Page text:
Monday, March 12, 2007

New Montevertine Releases

First: give credit where credit is due. Eric Asimov wrote about Montevertine in his blog about a year ago, and his profile of the producer really spoke to me, the late Sergio Manetti and his son Martino. Why? They seem to make wine to the beat of their own drum, rejecting the obvious road to higher profits and instead delivering wines according to their own vision, a graceful expression of their grapes and soil. Their wines are elegant and lovely, sometimes intense, but not the powerful meaty heavyweight bombs that garner the higher scores from Wine Spadvocator.

I love people who reject authority, so I am biased in this producer's favor, but if you have tasted any of Montevertine's wines, I suspect that you will see that my bias is meaningless - the wines are just great, impossible not to like.

According to Hugh Johnson's Pocket Wine Book, there hasn't been an excellent vintage in Tuscany since 1999. 2000 and '01 saw some excellent bottles but wines were irregular, '02 was a washout, and '03 was the heatwave year, with late ripening grapes (and I suspect Sangiovese is not late ripening, but I am not sure - anyone?) doing well according to Johnson. 2004 seems to have been a pretty good year.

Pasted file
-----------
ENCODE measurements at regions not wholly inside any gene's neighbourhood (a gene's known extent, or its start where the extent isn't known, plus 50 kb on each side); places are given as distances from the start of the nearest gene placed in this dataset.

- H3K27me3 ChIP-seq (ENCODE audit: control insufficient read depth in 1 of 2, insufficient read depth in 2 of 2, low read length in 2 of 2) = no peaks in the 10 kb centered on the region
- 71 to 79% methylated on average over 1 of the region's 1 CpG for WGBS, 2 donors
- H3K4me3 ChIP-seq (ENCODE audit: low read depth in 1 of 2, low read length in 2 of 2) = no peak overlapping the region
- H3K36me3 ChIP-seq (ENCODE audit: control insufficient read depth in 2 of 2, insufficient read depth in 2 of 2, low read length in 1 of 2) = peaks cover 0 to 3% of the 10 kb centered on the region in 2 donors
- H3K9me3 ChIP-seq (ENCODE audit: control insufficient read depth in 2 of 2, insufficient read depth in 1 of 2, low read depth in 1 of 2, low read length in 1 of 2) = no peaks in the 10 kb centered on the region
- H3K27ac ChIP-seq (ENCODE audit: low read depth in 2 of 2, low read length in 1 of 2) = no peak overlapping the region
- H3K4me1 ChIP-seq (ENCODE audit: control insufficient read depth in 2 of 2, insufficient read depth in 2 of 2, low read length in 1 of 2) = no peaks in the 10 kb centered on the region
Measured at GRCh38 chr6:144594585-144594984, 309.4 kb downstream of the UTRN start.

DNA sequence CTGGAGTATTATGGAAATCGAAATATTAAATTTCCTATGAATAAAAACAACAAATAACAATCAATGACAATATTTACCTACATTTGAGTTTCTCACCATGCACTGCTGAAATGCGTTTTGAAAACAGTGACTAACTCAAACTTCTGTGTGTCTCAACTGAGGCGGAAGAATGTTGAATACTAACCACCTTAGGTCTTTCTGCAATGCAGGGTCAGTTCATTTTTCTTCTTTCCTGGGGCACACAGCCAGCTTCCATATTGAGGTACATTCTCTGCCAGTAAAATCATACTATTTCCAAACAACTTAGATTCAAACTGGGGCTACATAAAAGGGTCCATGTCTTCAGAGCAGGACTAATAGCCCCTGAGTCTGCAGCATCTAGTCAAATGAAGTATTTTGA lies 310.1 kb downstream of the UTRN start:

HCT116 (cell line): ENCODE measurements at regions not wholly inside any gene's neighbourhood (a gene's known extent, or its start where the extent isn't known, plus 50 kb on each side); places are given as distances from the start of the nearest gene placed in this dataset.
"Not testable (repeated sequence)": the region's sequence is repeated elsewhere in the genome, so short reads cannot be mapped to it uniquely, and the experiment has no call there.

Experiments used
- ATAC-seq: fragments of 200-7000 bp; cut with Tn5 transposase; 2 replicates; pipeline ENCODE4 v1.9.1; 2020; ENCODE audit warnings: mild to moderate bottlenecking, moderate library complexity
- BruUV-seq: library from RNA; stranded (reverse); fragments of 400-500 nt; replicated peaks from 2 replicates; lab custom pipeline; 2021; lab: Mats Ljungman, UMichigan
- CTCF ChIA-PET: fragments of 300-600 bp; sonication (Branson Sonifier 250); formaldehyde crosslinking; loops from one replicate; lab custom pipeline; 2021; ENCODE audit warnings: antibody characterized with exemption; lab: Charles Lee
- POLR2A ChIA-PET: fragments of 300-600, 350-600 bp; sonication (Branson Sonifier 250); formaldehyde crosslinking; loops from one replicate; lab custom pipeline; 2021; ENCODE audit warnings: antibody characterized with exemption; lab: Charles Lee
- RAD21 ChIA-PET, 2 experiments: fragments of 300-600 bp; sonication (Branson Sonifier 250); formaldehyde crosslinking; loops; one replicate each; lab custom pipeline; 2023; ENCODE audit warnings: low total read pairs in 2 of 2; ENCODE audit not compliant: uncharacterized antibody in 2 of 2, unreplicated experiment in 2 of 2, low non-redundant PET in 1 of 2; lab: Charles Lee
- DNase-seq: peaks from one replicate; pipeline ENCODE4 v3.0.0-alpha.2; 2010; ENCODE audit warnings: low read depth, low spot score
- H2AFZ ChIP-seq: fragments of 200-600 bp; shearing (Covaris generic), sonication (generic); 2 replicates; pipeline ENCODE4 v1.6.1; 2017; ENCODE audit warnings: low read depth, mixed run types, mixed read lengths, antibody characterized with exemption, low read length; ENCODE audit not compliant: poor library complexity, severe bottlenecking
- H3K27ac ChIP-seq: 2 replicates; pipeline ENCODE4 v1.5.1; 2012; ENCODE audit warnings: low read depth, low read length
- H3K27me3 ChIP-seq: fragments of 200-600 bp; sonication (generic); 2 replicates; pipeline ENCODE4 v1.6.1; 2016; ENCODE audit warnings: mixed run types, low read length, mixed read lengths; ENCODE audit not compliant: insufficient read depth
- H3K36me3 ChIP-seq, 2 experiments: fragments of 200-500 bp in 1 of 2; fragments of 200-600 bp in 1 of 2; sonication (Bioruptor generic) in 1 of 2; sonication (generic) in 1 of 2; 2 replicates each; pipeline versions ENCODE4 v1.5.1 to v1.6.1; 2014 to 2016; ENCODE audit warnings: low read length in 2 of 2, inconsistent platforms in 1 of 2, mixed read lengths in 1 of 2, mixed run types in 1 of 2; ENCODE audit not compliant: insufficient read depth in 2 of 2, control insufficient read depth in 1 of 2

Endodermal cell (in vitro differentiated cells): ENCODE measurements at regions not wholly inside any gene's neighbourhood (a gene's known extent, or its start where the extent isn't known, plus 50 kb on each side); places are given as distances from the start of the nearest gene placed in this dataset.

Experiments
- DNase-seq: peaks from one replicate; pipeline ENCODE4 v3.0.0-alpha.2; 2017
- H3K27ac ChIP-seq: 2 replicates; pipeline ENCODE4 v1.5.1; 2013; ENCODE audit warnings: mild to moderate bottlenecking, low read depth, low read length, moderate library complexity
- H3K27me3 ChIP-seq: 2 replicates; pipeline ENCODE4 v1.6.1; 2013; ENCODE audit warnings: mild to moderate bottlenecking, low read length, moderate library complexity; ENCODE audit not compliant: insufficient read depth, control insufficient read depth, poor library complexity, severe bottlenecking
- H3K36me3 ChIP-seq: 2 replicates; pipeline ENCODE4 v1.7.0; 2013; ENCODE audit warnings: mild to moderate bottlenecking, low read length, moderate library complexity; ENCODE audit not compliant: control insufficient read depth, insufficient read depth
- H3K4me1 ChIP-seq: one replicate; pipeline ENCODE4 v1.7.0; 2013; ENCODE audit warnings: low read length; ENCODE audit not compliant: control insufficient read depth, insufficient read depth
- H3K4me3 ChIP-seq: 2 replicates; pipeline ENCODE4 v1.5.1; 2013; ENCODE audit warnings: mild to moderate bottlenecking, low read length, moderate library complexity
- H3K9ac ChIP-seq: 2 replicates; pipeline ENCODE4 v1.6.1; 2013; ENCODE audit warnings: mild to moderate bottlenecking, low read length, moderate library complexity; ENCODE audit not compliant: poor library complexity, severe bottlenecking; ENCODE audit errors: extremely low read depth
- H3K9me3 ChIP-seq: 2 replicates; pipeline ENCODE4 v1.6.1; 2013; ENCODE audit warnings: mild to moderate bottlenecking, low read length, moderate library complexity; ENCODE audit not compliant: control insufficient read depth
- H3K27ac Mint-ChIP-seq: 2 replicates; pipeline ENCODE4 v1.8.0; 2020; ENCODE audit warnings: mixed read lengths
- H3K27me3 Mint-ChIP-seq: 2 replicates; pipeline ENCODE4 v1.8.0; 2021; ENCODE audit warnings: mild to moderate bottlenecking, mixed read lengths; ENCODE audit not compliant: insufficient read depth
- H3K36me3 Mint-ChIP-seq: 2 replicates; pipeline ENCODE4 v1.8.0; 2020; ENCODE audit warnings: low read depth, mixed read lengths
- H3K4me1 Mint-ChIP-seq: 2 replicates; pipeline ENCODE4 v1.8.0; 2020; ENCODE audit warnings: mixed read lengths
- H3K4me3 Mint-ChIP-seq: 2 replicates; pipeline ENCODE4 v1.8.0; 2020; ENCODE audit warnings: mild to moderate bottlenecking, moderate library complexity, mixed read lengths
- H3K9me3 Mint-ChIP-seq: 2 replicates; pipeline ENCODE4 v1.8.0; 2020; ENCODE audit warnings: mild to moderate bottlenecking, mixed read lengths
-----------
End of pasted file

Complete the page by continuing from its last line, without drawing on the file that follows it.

My first taste of Montevertine wine was the 2002 Pian del Ciampolo and I really liked it, light and graceful but intense, like a good Pinot. I had this wine a few more times and liked it so much that I splurged on a few bottles of the 2001 Montevertine, the second level wine. This was just outstanding, and I have a few bottles sleeping in the cellar. The 2003 Pian del Ciampolo was also quite nice, but it didn't hook me like the 2002.

Chambers Street just put the new Montevertine wines on the shelves, the 2004 Pian del Ciampolo and the 2002 Montevertine. The Le Pergole Torte too, but at almost $90 a bottle, I just can't go there (I think). So I grabbed a few bottles of each, and popped one tonight with the last of our yummy spaghetti and meatballs.

2004 Montevertine Pian del Ciampolo, $21.
Clear ruby, straight to the rim. Focused nose of spices - cinnamon? Baking spices? There are also herbs and treebark on the nose, some dark fruit and roasted meat underneath. What a nose! Really interesting and lovely. The palate goes in a different direction. Juicy plums all the way, some cherry cola, some herbs, and a lingering fruit finish with nice acidity. There are some pleasant tannins that are well integrated already. This wine doesn't have the grace of the 2002, or the leathery earth of the 2003. But it is elegant, particularly on the nose, and it is more exuberantly fruity and fresh tasting than either of its predecessors. At 12.5% alcohol and $21, I would be happy to drink this wine quite often.

I may have to commit the sin of opening the second wine, the 2002 Montevertine, just to taste it, although it should probably age for at least 5 more years in order to truly shine. I'll let you know how that goes...

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